Dan Bannino is an Italian-born photographer whose work has been aptly described as 'Pop-Renaissance’. He combines influences coming from the Old Masters and the rich cultural inheritance of his native Italy with inspiration drawn from the world of contemporary pop culture, displayed on the internet or TV.
Bannino has been praised for the clarity and sharpness with which he translates ideas into images, often through outstanding still lives. He draws his themes from everyday life, books, films or the news and he creates pictures that tell stories or convey complex concepts. As he himself explains, “behind every shoot there are days, weeks, and even months of research”.
Fondness for unusual themes is another characteristic of his work and it is one of his declared goals to draw the audience’s attention to such themes. Exemplary in this respect is his strangely beautiful “Chic Chicks” project, a series of human-like portraits of a special breed of Paduan chickens whose ridge has been replaced by colorful feathers resembling 80s hairstyles.
Food is a topic that fascinates him and figures most prominently in his “Still Diets” project, a series of hauntingly beautiful still lives devoted to the diets of various celebrities drawn from pop culture, literature, politics and history. Bannino’s work has gained international fame and praise and has appeared in major newspapers and magazines such as The Times, The Daily Mail, The Guardian, The Huffington Post, Elle, Cosmopolitan and many more.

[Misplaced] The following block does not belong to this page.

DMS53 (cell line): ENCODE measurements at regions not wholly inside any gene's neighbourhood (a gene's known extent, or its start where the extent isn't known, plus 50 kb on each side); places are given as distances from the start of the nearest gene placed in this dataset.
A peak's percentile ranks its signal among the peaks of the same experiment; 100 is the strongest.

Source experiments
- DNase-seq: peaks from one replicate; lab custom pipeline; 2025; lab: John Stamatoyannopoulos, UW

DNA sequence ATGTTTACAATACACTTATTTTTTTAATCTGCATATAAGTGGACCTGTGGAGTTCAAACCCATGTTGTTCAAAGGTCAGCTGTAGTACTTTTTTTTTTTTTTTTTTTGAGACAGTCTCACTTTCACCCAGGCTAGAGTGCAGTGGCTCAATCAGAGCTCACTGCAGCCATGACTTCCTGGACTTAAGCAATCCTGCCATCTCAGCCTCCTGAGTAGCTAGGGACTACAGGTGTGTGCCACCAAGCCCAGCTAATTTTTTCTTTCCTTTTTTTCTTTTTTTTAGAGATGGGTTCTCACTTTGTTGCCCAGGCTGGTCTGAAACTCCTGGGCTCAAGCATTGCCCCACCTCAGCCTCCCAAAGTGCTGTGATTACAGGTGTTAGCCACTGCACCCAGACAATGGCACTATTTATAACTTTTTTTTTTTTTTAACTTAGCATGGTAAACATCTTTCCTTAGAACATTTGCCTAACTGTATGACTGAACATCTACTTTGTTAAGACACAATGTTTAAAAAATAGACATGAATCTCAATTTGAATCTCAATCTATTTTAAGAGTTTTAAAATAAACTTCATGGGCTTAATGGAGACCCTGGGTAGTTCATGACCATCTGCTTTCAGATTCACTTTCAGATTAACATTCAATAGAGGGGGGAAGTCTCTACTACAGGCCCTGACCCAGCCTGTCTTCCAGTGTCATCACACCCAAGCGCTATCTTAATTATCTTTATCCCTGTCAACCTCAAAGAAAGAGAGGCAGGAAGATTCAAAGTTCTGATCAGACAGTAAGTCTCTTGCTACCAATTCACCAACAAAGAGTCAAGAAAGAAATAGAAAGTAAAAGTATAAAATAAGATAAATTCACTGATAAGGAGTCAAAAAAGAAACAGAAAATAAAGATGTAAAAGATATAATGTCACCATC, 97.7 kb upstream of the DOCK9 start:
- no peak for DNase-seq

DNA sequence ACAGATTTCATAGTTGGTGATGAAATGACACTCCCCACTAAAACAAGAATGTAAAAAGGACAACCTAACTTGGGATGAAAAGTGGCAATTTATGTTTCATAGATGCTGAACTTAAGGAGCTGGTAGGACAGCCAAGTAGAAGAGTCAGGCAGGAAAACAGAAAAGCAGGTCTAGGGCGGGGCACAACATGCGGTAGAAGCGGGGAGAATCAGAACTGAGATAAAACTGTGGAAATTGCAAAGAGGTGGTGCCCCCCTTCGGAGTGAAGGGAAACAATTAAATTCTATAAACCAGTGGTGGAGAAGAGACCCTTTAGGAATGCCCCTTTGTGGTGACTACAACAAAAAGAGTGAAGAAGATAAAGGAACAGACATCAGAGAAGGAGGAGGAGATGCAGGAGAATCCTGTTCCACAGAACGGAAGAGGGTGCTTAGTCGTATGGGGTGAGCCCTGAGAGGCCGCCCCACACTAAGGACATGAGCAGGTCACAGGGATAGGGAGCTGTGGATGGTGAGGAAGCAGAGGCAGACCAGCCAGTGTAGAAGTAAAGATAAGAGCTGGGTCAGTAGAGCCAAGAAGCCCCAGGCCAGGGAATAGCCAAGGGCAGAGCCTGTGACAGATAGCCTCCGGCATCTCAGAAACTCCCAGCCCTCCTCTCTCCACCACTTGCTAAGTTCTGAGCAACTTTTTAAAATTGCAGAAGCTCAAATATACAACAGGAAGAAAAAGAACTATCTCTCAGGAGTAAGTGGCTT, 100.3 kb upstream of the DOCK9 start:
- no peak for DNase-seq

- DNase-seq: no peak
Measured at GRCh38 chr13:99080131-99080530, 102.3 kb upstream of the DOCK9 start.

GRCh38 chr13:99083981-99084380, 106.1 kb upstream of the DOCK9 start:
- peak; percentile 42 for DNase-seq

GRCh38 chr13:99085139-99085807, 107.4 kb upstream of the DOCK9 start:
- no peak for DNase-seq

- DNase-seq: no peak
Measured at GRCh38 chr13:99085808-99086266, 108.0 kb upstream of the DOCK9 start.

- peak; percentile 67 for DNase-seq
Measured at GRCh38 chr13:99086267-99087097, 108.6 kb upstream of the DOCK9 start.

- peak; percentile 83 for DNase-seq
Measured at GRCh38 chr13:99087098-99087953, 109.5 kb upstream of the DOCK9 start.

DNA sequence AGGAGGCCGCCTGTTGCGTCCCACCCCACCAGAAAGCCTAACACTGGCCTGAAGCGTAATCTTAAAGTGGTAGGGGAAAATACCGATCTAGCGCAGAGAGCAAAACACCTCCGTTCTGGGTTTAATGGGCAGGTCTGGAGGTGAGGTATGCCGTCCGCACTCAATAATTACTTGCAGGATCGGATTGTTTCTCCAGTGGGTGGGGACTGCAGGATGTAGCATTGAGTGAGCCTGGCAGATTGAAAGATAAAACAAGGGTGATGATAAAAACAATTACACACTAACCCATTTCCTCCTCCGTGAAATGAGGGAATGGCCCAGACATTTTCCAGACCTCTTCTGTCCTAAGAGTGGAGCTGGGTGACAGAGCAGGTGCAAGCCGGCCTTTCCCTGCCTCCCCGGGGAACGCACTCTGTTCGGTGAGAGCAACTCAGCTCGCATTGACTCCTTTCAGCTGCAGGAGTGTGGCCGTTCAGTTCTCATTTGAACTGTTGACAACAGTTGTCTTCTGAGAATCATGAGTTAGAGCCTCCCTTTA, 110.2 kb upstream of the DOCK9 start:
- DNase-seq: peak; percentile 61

S.J.: Your work has been described as "Pop-Renaissance". Do you agree with this description? What is the idea behind it?
D.B.: I kind of like it, since one of my main sources of inspiration are the Old Masters. I was born in Italy, so mixing the ancient (and glorious) art history that always surrounded me with the more Pop and neon-coloured world coming from TV (as a kid) and then the Internet (nowadays) is somehow a natural consequence.
S.J.: Which artists, styles or schools of art have inspired your work?
D.B.: I’m a melting pot of favorite artists. All of them, at some point in my life, have been an inspiration or a push to where I am and they all come from different fields, such as painting, the movie industry and, of course, photography. But if I had to name a few on the photography side, these would be Irving Penn, Man Ray and Robert Mapplethorpe.
S.J.: Which themes inspire you the most?
D.B.: Behind great pictures there are always great ideas. Similarly, behind every shoot there are days, weeks, and even months of research. Everyday life, books, movies and online news always provide me with huge inspiration for telling a story. I also find great inspiration in movies and, of course, I like to spend a lot of time visiting exhibitions since I’m a huge art lover. Inspiration for the next photo can be just around the corner.
S.J.: What role does food play in your work?
D.B.: Four years ago I moved to London to pursue my intention of becoming a full time photographer. After working as a product photographer shooting manly food, I decided to quit and move back to Italy, to focus on personal projects. My first series that gained popularity was about diets, but since then I’ve tried to dive into different topics. With my new series “Chic Chicks” I’ve portrayed chickens, and my intention is to prove that these beautiful creatures can’t just be just seen as food.
S.J.: You have devoted a series of outstandingly beautiful works to the dietary habits of celebrities (from pop culture, politics, literature, history, etc). What attracted you to this theme? What did you aim to achieve with this project?